Poems By Emily Dickinson [Public domain],
via Wikimedia Commons

Mabel Loomis Todd became obsessed with Emily’s poetry (and wanting to meet her). She sensed a powerful connection to this spirited woman who expressed emotions she felt for the “greatness, mystery, and depth of life.”  Her father, dear to her, introduced her to poetry, but it’s her dismay at the sleepy college coupled with her hunger for adventure and true happiness that sparked a ‘perfect storm’ for escaping into and idolizing Emily Dickinson’s poetry.  History ought to be indebted to Todd for her adoration, devotion, persistence and painstaking role, as depicted in the novel, in transcribing and getting a selection of Emily Dickinson’s poems initially published.  The evolution of Mabel’s determination is seductive storytelling.

Mabel and Austin’s fated affair began innocently over a mutual love of nature.  The “joy of understanding” touched their souls.  Togetherness and physical love blossomed very slowly, discreetly, given the morality of the era, heightened by Austin’s sensibilities and morose acceptance of his unhappy destiny.  Eventually, though, their ardor finds its way into the privacy of Emily’s home, where you can feel Emily lurking as the lovers rendezvous in her living room.  (Emily doesn’t live in total isolation; there’s her spinster sister, Lavinia).  Austin’s home, Evergreens, is conveniently connected to Emily’s.  You can, like Alice, pay a visit: it’s the yellow home illustrated on Amherst’s telltale cover, now the Emily Dickinson Museum, which appears to be beautifully preserved.  It’s a testament to Nicholson’s writing that the reader wishes to visit there too.

Unlike Emily, Mabel is beautiful, stylish, aglow; she craves attention and attracts it from everyone.  Whereas Austin must hide his feelings from his cold, begrudging wife, Susan, Mabel is remarkably open with her unjealous husband about hers, for he’s candid about his extramarital desires.  David believes, even goes so far as encourages, the idea that loving more than one person at a time grows one’s capacity to love: “The more you love, the more love there is.”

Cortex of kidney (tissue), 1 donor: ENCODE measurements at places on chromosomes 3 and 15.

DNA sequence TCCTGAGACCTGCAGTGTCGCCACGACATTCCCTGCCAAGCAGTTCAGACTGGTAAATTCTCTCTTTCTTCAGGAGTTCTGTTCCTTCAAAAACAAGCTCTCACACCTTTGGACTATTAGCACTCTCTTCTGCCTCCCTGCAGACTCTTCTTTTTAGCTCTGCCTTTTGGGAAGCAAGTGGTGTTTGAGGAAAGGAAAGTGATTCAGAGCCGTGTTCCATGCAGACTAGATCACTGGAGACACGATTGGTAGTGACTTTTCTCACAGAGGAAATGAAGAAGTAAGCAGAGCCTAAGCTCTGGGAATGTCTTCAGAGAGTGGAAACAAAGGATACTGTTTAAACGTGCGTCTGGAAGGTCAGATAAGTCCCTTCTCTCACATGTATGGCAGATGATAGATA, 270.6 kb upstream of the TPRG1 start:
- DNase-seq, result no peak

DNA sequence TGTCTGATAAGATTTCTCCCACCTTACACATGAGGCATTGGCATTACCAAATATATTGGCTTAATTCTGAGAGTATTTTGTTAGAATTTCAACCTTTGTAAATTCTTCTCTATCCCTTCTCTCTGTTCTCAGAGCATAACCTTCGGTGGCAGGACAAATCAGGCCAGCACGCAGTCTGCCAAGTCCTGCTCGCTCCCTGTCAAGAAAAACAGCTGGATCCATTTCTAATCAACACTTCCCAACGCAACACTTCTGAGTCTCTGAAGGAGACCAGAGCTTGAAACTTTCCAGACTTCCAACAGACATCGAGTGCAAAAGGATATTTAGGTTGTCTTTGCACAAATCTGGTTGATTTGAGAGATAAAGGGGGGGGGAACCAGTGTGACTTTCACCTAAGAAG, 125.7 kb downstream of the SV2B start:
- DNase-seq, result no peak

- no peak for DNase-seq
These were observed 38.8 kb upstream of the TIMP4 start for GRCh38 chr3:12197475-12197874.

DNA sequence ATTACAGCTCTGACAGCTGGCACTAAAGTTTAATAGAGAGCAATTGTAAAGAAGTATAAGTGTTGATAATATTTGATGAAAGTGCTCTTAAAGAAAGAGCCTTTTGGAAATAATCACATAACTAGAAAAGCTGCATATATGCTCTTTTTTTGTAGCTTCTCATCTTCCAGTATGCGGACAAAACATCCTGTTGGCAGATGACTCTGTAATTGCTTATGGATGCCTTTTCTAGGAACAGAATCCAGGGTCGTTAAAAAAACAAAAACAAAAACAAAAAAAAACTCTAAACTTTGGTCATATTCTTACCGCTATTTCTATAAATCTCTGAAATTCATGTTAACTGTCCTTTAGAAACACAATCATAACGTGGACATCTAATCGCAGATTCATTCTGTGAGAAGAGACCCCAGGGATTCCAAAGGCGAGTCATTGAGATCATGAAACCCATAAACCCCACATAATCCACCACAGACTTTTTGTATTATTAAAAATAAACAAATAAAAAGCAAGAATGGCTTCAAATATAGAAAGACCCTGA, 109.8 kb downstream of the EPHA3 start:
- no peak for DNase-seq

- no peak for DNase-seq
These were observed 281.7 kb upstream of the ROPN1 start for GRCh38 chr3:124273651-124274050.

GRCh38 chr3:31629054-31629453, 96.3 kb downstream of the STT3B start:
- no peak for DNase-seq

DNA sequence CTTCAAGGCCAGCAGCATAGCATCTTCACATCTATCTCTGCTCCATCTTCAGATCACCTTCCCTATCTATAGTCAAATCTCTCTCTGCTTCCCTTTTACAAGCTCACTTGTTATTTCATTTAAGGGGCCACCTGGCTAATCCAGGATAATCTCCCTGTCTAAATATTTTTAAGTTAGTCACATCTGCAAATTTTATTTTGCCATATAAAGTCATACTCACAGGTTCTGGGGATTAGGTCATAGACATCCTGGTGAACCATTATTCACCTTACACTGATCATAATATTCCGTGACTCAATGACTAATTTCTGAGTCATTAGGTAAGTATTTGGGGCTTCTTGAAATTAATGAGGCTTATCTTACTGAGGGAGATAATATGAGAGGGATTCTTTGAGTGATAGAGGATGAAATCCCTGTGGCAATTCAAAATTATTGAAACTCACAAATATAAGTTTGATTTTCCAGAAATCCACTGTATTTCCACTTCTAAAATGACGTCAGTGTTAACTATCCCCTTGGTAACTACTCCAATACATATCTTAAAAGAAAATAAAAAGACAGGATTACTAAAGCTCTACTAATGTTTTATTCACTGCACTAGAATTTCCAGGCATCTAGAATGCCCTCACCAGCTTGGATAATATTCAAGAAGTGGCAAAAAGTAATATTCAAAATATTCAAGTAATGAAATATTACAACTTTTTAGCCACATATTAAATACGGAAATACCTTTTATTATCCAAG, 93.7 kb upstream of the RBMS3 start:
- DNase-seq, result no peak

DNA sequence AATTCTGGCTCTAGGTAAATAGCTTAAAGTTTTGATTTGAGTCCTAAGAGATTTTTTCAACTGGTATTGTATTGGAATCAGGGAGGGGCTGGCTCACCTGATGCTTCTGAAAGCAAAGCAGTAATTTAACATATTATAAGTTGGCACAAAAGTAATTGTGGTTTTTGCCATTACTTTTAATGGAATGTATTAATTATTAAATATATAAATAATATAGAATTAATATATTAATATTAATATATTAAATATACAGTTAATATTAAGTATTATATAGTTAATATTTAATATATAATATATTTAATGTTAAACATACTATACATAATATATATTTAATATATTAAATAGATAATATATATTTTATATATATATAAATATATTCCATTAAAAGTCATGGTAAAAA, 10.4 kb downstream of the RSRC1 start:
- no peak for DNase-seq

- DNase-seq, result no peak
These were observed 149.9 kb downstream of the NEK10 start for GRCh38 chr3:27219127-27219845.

The novel, like Emily Dickinson’s poems, respects a broad spectrum of types of love: romantic love, familial love, self-love, spiritual love, love of nature and the arts, enduring love.  It also raises connections among some.  For instance: Does a love for a father figure influence who you choose to love?  Nicholson makes sure you think hard about that question by structuring his novel with two love affairs, historical and contemporary, that draw interesting parallels:

Mabel Loomis Todd is in her mid-twenties when she falls deeply in love with a man old enough to be her father.  Alice is also in her twenties.  Her Dickinsonian research re-connects her to her former boyfriend, Jack, whose mother had an affair with Nick Crocker, a visiting English professor at Amherst.  Jack, in turn, connects Alice to Nick.  Alice is searching for a happy ending to her play because she too longs for the greatness of love.  Nick, like Austin, is also in his fifties.  He’s exceptionally handsome; all the women find him “irresistible.”  He lives in a “grand wedding cake of a house,” and like Austin is unhappily married.  An “old soul,” who can recite Emily’s poems.  Need I say more?

As Nicholson weaves in Mabel and Austin’s soul-searching letters and Emily’s heady poetry – “the lovers act, the poet reflects” – offering his own reflections, often punctuating a character’s crisp dialogue with their inner thoughts, he lets the reader in on what we’ve already been thinking: “How complicated it all is,” and “We all live our lives in hiding.”

When Nicholson asks us to ponder “What is there that’s bigger than love?” is the answer Alice’s happy ending?  A cache of nineteenth-century stirring letters and poems may hold the key: A love so profound it resides deep within one’s soul, blessed forever.  Until eternity.